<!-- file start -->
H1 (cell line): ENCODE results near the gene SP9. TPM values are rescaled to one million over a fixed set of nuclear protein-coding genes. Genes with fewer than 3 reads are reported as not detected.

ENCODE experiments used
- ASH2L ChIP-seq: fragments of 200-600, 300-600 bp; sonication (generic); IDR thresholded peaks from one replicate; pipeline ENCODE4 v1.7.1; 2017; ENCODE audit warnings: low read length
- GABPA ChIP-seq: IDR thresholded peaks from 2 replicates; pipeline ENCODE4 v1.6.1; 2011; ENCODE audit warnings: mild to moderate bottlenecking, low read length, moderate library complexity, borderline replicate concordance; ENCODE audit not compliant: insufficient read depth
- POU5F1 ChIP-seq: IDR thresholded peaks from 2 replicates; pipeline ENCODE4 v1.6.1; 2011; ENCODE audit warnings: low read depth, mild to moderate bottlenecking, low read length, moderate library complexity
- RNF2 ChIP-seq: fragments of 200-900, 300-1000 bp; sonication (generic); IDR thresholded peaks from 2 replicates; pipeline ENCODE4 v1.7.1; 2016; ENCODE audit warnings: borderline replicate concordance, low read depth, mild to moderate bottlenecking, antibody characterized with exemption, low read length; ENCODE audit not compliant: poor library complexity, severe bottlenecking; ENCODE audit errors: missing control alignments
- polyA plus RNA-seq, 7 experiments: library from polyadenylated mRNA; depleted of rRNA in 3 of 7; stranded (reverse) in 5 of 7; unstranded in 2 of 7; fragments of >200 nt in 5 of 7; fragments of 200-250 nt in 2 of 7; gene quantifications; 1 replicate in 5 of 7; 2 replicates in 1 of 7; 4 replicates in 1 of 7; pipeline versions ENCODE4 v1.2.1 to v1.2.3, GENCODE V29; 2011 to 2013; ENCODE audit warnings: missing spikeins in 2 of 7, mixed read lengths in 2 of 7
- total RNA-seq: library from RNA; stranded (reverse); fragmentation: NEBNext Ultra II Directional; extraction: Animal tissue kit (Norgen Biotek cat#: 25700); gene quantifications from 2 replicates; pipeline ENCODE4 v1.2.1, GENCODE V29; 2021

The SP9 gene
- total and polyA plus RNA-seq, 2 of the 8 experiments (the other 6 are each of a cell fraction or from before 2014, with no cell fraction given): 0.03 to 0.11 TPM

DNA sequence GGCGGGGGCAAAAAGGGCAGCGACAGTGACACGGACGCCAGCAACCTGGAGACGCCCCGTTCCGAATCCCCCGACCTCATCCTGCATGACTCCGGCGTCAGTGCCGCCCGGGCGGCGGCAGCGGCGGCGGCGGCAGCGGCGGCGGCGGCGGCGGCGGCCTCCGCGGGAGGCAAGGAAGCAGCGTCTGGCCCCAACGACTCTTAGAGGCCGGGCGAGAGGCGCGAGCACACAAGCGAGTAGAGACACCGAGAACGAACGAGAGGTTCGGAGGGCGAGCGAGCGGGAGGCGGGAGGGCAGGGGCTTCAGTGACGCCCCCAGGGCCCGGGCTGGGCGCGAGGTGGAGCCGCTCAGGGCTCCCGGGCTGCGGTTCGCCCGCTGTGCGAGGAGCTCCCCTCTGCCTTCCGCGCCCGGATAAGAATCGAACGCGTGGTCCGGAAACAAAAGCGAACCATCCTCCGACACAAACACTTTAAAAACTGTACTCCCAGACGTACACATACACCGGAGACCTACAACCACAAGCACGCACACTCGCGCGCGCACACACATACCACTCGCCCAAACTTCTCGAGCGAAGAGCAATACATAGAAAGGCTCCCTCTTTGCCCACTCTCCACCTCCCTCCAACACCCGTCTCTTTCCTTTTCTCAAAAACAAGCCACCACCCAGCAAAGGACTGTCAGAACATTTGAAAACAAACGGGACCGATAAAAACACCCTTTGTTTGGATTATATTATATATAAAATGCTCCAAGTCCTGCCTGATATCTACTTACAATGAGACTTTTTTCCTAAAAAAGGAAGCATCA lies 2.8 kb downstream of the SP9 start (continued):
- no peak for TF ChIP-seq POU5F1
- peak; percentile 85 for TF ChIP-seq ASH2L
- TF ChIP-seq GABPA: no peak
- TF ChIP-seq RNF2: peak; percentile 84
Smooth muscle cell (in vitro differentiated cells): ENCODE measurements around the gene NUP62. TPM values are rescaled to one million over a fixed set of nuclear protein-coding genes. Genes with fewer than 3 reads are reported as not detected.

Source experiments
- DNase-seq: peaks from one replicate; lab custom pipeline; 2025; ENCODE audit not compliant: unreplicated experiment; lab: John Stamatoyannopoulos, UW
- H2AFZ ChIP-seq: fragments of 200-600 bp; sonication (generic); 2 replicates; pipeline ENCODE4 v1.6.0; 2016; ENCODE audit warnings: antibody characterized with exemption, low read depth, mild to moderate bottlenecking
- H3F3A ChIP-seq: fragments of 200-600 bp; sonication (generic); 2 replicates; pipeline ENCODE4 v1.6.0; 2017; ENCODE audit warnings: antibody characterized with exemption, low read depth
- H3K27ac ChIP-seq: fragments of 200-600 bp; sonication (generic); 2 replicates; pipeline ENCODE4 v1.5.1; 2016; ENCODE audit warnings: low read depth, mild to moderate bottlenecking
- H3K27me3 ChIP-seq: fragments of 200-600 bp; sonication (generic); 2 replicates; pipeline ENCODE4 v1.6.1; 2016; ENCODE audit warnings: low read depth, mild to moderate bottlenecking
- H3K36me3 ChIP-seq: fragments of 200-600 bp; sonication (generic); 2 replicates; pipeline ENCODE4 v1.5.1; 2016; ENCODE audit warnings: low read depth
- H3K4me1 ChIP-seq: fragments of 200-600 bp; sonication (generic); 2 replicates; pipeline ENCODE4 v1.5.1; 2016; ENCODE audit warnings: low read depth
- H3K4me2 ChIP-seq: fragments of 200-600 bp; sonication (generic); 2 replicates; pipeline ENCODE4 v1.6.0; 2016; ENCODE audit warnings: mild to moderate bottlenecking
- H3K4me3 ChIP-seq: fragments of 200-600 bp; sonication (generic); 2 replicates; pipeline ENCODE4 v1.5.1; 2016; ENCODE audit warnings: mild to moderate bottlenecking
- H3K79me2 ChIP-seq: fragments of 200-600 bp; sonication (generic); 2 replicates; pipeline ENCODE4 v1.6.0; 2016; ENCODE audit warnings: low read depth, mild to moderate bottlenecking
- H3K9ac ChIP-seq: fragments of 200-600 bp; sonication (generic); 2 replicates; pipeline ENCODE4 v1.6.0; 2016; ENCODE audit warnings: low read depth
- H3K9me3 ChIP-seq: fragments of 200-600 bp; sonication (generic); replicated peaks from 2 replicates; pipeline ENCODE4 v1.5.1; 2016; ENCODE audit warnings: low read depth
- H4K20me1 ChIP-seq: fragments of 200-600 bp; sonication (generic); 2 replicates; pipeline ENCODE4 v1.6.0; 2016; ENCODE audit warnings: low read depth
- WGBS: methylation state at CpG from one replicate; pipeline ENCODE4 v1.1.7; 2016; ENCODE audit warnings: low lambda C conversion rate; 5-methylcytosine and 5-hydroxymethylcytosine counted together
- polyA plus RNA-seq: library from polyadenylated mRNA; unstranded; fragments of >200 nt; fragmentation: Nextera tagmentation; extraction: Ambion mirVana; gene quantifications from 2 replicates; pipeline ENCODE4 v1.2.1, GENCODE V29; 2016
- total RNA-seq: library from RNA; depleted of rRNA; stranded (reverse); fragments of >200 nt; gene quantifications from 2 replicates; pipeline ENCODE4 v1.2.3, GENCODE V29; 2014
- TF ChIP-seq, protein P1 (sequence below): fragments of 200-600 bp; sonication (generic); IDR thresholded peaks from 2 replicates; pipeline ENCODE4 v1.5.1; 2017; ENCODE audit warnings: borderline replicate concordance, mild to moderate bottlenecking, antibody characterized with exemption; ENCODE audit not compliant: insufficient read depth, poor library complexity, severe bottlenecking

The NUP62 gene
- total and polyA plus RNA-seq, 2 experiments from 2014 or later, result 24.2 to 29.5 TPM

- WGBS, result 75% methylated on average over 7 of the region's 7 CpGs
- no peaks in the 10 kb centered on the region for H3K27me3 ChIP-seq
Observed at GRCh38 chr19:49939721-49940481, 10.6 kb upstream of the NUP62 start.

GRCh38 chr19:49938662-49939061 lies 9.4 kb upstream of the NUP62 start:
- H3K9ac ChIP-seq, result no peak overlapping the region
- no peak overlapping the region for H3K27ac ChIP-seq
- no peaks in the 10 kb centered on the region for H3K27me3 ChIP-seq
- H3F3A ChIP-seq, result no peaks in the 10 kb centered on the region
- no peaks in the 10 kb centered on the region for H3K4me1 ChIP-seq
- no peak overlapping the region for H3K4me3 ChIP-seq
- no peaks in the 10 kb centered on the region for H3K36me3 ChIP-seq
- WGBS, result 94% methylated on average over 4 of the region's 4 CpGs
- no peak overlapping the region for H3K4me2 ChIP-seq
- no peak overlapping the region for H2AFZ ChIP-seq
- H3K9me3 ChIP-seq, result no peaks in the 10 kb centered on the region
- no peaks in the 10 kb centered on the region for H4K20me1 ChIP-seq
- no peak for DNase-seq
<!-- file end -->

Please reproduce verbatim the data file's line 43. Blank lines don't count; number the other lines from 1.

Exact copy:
- no peaks in the 10 kb centered on the region for H3K27me3 ChIP-seq